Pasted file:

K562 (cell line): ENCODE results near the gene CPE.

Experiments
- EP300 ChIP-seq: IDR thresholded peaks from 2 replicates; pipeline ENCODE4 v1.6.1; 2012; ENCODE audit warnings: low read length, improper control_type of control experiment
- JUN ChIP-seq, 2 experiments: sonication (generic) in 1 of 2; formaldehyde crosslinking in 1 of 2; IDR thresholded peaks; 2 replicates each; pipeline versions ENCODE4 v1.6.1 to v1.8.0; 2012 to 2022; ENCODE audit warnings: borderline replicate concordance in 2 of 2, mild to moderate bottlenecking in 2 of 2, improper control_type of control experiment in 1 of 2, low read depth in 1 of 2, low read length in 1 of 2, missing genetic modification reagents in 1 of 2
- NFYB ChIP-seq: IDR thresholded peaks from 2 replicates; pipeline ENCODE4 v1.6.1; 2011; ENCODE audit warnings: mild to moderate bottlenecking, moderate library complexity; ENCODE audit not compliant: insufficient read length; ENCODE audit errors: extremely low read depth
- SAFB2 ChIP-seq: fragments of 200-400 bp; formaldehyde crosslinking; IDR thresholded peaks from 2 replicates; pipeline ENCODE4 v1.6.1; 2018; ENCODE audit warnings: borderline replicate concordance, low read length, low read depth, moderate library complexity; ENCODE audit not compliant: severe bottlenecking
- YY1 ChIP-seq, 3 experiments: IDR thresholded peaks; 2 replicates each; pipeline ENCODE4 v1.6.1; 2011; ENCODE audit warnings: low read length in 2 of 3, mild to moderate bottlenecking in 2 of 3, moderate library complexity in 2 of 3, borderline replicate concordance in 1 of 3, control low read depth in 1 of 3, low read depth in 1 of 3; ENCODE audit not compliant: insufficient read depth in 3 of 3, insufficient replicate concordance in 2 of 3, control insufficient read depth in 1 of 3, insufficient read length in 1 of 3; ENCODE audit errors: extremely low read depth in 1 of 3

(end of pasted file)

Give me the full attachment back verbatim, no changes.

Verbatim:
K562 (cell line): ENCODE results near the gene CPE.

Experiments
- EP300 ChIP-seq: IDR thresholded peaks from 2 replicates; pipeline ENCODE4 v1.6.1; 2012; ENCODE audit warnings: low read length, improper control_type of control experiment
- JUN ChIP-seq, 2 experiments: sonication (generic) in 1 of 2; formaldehyde crosslinking in 1 of 2; IDR thresholded peaks; 2 replicates each; pipeline versions ENCODE4 v1.6.1 to v1.8.0; 2012 to 2022; ENCODE audit warnings: borderline replicate concordance in 2 of 2, mild to moderate bottlenecking in 2 of 2, improper control_type of control experiment in 1 of 2, low read depth in 1 of 2, low read length in 1 of 2, missing genetic modification reagents in 1 of 2
- NFYB ChIP-seq: IDR thresholded peaks from 2 replicates; pipeline ENCODE4 v1.6.1; 2011; ENCODE audit warnings: mild to moderate bottlenecking, moderate library complexity; ENCODE audit not compliant: insufficient read length; ENCODE audit errors: extremely low read depth
- SAFB2 ChIP-seq: fragments of 200-400 bp; formaldehyde crosslinking; IDR thresholded peaks from 2 replicates; pipeline ENCODE4 v1.6.1; 2018; ENCODE audit warnings: borderline replicate concordance, low read length, low read depth, moderate library complexity; ENCODE audit not compliant: severe bottlenecking
- YY1 ChIP-seq, 3 experiments: IDR thresholded peaks; 2 replicates each; pipeline ENCODE4 v1.6.1; 2011; ENCODE audit warnings: low read length in 2 of 3, mild to moderate bottlenecking in 2 of 3, moderate library complexity in 2 of 3, borderline replicate concordance in 1 of 3, control low read depth in 1 of 3, low read depth in 1 of 3; ENCODE audit not compliant: insufficient read depth in 3 of 3, insufficient replicate concordance in 2 of 3, control insufficient read depth in 1 of 3, insufficient read length in 1 of 3; ENCODE audit errors: extremely low read depth in 1 of 3